As autumn begins in Missouri, one of the state’s most fragile and unique species is active beneath the surface of some streams.
Hellbenders are large aquatic salamanders, reaching lengths of more than a foot. Ozark and Eastern Hellbenders have a wide, flat head with tiny eyes and a broad, rudder-like tail. They breathe through their sensitive skin – usually grayish-brown in color, and covered in prominent folds.
In late summer and early autumn, females lay as many as 200 – 700 eggs, which males fertilize and guard until they hatch.
Healthy hellbenders can live more than 30 years, but females may not breed until they are seven or eight years old, and may only breed every two to three years.
Despite their ominous name and rugged appearance, hellbenders pose no threat to humans or game fish populations. In fact, hellbenders are a major indicator of the overall health of a stream. If there is something in the water that is causing their decline, it can also affect other species, including people.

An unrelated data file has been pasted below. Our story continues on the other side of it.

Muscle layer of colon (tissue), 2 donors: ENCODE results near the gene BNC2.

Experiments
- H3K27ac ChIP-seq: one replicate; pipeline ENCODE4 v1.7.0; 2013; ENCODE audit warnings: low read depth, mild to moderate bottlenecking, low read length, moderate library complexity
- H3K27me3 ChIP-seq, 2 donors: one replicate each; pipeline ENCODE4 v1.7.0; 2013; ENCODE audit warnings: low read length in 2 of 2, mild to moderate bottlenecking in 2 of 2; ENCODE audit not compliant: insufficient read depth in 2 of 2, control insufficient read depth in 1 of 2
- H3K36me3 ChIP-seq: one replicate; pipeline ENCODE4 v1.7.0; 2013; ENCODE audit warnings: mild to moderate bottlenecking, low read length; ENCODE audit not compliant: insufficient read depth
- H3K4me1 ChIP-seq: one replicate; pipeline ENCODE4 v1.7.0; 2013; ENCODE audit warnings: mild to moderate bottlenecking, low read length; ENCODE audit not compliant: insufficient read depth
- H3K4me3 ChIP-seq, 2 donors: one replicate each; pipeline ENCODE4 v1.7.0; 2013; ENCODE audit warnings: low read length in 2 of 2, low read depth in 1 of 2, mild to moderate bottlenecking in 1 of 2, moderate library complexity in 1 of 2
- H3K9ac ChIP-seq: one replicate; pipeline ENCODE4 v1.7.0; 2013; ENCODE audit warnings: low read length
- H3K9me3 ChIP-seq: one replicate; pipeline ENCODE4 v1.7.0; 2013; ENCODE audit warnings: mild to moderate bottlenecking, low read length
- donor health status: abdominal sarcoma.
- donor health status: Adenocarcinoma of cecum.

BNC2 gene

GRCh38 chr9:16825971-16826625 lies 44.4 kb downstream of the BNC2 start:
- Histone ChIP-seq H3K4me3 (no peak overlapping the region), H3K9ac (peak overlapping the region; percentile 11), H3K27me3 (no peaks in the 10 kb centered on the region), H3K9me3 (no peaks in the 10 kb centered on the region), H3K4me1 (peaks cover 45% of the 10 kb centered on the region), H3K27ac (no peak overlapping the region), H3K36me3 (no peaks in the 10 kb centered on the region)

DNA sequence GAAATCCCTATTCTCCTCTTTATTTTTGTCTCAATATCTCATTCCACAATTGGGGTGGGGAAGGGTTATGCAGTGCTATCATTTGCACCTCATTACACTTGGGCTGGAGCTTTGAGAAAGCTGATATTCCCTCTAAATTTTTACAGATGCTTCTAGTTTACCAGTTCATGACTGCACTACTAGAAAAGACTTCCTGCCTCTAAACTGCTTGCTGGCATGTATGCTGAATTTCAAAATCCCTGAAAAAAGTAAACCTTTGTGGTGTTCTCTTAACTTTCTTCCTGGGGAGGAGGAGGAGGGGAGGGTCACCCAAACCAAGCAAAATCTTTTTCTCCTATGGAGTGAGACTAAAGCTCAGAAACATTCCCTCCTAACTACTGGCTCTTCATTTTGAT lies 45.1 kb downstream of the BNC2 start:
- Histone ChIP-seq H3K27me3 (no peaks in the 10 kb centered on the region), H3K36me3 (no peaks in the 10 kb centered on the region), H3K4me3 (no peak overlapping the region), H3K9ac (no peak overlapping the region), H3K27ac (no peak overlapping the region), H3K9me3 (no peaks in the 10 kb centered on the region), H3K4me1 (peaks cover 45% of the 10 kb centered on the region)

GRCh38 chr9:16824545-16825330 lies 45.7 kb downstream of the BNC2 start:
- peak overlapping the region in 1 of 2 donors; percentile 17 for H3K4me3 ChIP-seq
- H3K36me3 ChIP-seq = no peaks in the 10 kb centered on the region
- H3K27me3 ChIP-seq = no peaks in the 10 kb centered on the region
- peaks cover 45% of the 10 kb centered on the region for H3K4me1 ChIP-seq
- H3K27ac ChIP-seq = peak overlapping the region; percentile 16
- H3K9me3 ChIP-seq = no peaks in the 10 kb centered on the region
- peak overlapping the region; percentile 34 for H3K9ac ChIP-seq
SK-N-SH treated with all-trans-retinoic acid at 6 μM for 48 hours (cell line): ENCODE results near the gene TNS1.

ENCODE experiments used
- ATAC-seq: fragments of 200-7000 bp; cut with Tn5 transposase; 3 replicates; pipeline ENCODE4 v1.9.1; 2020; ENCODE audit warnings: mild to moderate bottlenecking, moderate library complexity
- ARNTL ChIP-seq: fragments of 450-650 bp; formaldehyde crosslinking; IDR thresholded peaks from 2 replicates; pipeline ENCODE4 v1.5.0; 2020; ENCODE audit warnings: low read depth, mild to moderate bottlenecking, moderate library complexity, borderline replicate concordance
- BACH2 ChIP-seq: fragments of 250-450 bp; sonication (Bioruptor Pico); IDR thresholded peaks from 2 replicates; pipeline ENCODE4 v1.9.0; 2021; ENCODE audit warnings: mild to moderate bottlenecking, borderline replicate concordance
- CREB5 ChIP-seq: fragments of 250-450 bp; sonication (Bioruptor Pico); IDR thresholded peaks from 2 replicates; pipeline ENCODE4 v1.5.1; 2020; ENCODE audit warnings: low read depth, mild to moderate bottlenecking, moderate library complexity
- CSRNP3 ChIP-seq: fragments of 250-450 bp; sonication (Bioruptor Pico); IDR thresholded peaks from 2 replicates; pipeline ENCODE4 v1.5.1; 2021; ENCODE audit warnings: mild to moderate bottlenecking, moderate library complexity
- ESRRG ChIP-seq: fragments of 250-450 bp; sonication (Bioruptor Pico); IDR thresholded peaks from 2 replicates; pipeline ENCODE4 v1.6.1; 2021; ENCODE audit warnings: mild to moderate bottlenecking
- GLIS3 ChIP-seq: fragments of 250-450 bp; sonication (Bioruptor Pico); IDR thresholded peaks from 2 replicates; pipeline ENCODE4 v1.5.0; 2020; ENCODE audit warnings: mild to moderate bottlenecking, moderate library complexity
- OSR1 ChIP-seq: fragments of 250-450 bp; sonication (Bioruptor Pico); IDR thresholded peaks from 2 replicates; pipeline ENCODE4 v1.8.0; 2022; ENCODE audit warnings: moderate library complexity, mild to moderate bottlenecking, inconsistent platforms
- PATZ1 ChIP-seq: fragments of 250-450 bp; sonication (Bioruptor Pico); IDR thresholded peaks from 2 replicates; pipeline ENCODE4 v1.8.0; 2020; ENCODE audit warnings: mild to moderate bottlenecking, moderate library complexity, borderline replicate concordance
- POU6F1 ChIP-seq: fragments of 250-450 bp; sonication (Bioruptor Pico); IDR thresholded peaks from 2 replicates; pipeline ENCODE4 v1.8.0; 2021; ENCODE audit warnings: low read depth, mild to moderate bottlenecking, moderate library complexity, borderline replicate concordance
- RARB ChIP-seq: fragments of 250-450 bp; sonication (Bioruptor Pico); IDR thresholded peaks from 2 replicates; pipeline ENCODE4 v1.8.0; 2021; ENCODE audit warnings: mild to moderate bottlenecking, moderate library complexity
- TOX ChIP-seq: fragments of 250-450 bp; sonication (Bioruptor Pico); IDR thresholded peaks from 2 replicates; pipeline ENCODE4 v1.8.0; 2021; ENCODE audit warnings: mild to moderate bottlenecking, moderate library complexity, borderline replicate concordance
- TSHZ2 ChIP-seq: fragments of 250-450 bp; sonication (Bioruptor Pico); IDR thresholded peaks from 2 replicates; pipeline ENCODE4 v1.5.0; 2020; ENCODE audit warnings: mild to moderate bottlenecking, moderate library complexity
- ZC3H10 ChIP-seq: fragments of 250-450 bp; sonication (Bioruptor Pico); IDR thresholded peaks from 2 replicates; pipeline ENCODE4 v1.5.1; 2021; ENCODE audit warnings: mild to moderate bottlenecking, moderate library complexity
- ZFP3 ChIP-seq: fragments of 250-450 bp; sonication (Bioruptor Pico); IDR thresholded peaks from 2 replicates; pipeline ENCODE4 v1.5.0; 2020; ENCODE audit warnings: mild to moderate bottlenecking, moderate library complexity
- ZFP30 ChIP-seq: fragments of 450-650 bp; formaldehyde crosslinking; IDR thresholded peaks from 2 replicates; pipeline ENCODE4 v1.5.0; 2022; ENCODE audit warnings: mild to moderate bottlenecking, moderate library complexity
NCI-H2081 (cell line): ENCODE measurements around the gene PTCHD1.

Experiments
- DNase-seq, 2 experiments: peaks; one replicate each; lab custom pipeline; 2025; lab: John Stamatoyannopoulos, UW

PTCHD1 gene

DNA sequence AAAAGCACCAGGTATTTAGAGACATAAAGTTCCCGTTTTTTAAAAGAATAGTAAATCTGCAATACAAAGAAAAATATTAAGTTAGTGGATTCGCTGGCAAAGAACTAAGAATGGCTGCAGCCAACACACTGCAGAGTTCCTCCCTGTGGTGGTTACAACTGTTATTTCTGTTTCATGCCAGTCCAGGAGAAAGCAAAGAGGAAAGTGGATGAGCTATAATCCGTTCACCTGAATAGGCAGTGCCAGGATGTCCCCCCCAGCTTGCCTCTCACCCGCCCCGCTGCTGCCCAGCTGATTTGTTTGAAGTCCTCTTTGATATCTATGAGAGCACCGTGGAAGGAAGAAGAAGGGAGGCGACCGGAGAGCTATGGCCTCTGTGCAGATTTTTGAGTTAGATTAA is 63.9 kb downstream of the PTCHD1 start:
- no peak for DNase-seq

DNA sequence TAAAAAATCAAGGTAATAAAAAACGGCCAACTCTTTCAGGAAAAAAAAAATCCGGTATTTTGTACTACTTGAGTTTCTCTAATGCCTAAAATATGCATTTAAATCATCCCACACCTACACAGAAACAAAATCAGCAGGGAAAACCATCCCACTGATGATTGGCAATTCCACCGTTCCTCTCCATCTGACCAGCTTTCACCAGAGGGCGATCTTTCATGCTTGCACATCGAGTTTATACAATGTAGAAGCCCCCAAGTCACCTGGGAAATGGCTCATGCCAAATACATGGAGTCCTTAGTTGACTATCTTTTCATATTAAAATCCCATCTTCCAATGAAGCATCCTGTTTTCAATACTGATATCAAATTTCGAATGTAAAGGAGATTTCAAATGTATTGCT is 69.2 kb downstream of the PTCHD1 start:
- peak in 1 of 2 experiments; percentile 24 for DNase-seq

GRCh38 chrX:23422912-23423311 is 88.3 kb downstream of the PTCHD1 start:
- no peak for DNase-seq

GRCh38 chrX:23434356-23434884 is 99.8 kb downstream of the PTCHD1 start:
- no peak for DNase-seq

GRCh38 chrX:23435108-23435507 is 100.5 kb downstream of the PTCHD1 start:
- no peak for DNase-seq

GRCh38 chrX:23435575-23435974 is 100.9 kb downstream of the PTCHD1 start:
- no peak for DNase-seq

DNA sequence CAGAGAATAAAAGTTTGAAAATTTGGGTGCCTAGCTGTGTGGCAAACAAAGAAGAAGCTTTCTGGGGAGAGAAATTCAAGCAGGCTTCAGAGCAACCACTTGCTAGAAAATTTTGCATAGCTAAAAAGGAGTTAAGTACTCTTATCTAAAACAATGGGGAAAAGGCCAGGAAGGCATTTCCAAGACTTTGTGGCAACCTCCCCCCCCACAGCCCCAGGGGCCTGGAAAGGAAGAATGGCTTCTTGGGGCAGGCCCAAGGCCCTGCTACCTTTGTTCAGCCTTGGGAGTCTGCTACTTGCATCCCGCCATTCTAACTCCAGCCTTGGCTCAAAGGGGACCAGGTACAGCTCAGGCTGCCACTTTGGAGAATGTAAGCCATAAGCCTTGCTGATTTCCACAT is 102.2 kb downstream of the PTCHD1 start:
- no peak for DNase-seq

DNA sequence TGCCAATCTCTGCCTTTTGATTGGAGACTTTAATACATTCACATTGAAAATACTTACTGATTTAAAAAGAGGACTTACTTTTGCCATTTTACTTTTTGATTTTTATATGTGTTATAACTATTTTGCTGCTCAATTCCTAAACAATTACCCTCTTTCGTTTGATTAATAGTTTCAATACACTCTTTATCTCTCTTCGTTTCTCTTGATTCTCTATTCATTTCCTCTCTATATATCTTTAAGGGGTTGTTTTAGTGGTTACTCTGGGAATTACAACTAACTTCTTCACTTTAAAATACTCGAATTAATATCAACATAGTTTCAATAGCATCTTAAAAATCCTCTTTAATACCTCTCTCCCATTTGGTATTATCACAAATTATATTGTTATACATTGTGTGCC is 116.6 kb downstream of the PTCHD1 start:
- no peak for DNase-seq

Hellbenders have been on our continent for more than 6-million years, and play an important role in a natural aquatic environment. But they are now listed as endangered in Missouri, and may become extinct in less than 20 years.
The Ozark Hellbender lives only in one river system in southern Missouri and northern Arkansas, and has been listed as federally endangered. Since the 1980s, its population has decreased by about 75% due to habitat loss, diminished water quality, illegal collection, and disease.
Learn more about Missouri’s hellbenders, and other salamanders, with the Missouri Department of Conservation’s online field guide.
Discover Nature is sponsored by the Missouri Department of Conservation.